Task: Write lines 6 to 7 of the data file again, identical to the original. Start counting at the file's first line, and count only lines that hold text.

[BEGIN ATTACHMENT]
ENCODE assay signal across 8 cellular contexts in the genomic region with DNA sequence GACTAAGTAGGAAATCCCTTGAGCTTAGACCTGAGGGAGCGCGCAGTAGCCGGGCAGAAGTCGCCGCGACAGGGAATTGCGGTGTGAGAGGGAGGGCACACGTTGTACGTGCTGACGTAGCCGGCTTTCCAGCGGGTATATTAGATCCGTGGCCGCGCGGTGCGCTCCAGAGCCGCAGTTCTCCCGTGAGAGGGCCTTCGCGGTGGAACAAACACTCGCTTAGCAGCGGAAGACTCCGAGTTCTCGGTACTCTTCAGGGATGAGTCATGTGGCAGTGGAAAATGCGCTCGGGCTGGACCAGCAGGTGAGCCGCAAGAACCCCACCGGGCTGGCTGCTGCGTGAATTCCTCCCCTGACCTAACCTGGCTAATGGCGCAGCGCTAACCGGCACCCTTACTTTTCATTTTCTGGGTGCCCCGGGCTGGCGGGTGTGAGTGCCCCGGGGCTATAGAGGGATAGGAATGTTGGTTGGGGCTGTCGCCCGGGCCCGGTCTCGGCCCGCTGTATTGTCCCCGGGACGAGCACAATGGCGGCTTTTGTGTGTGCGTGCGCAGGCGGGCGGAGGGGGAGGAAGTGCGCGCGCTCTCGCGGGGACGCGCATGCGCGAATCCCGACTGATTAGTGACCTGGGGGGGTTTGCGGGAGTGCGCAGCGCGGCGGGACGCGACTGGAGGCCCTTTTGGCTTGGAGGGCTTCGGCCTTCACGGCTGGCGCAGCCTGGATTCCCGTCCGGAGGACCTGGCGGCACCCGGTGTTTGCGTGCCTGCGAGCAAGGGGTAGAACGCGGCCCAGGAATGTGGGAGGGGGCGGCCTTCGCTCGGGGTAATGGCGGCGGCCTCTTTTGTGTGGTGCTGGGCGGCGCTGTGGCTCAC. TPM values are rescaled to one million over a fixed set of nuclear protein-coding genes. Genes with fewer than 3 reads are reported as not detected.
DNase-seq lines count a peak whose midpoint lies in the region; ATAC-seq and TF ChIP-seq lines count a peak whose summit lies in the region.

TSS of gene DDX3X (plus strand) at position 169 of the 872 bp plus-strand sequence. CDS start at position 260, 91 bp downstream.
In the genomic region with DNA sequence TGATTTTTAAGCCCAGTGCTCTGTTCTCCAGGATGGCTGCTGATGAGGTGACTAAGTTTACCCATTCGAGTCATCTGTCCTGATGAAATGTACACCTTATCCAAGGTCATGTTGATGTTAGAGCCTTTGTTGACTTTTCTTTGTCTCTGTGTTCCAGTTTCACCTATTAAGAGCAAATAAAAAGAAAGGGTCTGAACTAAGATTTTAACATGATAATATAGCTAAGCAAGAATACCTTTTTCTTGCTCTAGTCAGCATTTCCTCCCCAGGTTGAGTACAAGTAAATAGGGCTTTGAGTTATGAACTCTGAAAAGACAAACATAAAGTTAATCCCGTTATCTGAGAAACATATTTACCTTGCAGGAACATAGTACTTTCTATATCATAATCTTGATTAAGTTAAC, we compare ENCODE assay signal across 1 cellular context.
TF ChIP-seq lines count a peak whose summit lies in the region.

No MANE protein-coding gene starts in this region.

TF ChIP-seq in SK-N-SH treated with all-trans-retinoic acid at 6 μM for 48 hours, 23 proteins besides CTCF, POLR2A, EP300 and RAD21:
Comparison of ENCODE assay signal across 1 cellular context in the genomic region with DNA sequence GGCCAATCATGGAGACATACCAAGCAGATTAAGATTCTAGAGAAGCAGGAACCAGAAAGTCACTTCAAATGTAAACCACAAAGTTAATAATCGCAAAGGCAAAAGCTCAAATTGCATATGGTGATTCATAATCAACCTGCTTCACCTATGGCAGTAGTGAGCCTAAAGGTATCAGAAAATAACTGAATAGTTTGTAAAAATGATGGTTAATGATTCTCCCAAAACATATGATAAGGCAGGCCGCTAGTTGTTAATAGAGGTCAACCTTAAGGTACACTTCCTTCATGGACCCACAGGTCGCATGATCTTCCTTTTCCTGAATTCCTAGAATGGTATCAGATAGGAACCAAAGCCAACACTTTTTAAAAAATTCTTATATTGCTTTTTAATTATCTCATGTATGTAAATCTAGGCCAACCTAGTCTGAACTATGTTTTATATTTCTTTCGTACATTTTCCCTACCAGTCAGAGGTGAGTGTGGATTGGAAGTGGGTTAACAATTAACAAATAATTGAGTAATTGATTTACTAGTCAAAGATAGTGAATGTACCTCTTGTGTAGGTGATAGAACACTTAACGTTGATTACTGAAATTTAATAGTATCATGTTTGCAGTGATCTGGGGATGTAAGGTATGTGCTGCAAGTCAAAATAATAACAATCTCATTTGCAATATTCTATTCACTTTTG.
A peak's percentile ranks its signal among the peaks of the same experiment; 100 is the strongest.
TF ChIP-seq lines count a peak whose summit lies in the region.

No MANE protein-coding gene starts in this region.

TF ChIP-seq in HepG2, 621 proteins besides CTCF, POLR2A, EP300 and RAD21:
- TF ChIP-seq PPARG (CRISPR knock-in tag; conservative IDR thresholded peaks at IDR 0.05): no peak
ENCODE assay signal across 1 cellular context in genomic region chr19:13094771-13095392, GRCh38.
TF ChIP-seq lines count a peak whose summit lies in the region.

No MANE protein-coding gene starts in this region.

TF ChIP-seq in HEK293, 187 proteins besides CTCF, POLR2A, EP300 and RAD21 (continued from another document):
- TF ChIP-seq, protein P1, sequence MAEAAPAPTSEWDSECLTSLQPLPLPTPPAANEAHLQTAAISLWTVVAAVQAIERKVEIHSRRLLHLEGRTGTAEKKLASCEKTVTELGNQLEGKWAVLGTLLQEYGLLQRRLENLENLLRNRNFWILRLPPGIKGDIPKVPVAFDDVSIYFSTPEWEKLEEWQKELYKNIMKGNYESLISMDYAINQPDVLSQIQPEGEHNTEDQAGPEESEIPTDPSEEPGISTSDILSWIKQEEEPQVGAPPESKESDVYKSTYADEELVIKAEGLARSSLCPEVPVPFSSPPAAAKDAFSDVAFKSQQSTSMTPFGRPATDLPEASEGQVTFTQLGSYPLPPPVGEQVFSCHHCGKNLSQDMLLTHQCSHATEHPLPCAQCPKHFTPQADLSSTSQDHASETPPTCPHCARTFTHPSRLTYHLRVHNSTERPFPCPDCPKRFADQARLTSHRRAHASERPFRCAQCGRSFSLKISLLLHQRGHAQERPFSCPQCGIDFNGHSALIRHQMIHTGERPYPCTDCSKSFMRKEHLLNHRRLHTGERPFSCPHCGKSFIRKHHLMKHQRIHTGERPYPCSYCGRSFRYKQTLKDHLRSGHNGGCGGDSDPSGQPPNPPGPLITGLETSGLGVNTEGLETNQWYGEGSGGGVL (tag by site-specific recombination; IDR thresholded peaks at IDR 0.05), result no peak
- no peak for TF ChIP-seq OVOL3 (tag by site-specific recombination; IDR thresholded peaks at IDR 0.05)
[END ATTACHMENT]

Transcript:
No MANE protein-coding gene starts in this region.

TF ChIP-seq in SK-N-SH treated with all-trans-retinoic acid at 6 μM for 48 hours, 23 proteins besides CTCF, POLR2A, EP300 and RAD21: